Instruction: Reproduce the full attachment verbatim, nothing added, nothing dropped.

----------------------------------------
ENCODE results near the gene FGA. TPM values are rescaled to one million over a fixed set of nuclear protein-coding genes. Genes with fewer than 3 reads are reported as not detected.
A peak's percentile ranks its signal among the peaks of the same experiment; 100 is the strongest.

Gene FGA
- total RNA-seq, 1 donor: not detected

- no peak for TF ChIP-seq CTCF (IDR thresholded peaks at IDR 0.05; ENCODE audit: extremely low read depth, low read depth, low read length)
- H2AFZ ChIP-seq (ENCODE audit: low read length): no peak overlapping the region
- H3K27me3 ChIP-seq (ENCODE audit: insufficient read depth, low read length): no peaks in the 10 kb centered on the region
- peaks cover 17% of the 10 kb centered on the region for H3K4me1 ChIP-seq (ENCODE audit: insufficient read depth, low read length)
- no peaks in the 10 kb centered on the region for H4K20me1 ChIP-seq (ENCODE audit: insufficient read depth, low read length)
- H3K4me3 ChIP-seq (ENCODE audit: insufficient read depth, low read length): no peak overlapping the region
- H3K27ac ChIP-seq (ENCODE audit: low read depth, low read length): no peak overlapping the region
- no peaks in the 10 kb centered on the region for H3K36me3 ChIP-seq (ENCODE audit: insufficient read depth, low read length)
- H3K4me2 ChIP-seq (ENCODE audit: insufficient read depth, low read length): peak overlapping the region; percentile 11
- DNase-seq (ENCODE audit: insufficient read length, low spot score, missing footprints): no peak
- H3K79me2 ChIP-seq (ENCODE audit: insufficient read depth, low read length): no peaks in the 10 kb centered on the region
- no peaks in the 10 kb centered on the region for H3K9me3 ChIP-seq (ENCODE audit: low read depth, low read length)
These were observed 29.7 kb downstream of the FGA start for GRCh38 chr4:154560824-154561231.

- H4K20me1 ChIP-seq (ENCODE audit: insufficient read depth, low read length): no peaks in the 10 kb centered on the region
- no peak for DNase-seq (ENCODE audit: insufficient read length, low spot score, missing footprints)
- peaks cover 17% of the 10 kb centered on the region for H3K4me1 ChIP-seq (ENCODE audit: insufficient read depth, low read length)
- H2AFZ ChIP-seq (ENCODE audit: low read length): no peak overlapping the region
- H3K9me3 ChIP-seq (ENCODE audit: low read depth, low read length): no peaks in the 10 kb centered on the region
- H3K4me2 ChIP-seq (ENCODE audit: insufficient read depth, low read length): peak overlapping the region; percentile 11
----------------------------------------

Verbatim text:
ENCODE results near the gene FGA. TPM values are rescaled to one million over a fixed set of nuclear protein-coding genes. Genes with fewer than 3 reads are reported as not detected.
A peak's percentile ranks its signal among the peaks of the same experiment; 100 is the strongest.

Gene FGA
- total RNA-seq, 1 donor: not detected

- no peak for TF ChIP-seq CTCF (IDR thresholded peaks at IDR 0.05; ENCODE audit: extremely low read depth, low read depth, low read length)
- H2AFZ ChIP-seq (ENCODE audit: low read length): no peak overlapping the region
- H3K27me3 ChIP-seq (ENCODE audit: insufficient read depth, low read length): no peaks in the 10 kb centered on the region
- peaks cover 17% of the 10 kb centered on the region for H3K4me1 ChIP-seq (ENCODE audit: insufficient read depth, low read length)
- no peaks in the 10 kb centered on the region for H4K20me1 ChIP-seq (ENCODE audit: insufficient read depth, low read length)
- H3K4me3 ChIP-seq (ENCODE audit: insufficient read depth, low read length): no peak overlapping the region
- H3K27ac ChIP-seq (ENCODE audit: low read depth, low read length): no peak overlapping the region
- no peaks in the 10 kb centered on the region for H3K36me3 ChIP-seq (ENCODE audit: insufficient read depth, low read length)
- H3K4me2 ChIP-seq (ENCODE audit: insufficient read depth, low read length): peak overlapping the region; percentile 11
- DNase-seq (ENCODE audit: insufficient read length, low spot score, missing footprints): no peak
- H3K79me2 ChIP-seq (ENCODE audit: insufficient read depth, low read length): no peaks in the 10 kb centered on the region
- no peaks in the 10 kb centered on the region for H3K9me3 ChIP-seq (ENCODE audit: low read depth, low read length)
These were observed 29.7 kb downstream of the FGA start for GRCh38 chr4:154560824-154561231.

- H4K20me1 ChIP-seq (ENCODE audit: insufficient read depth, low read length): no peaks in the 10 kb centered on the region
- no peak for DNase-seq (ENCODE audit: insufficient read length, low spot score, missing footprints)
- peaks cover 17% of the 10 kb centered on the region for H3K4me1 ChIP-seq (ENCODE audit: insufficient read depth, low read length)
- H2AFZ ChIP-seq (ENCODE audit: low read length): no peak overlapping the region
- H3K9me3 ChIP-seq (ENCODE audit: low read depth, low read length): no peaks in the 10 kb centered on the region
- H3K4me2 ChIP-seq (ENCODE audit: insufficient read depth, low read length): peak overlapping the region; percentile 11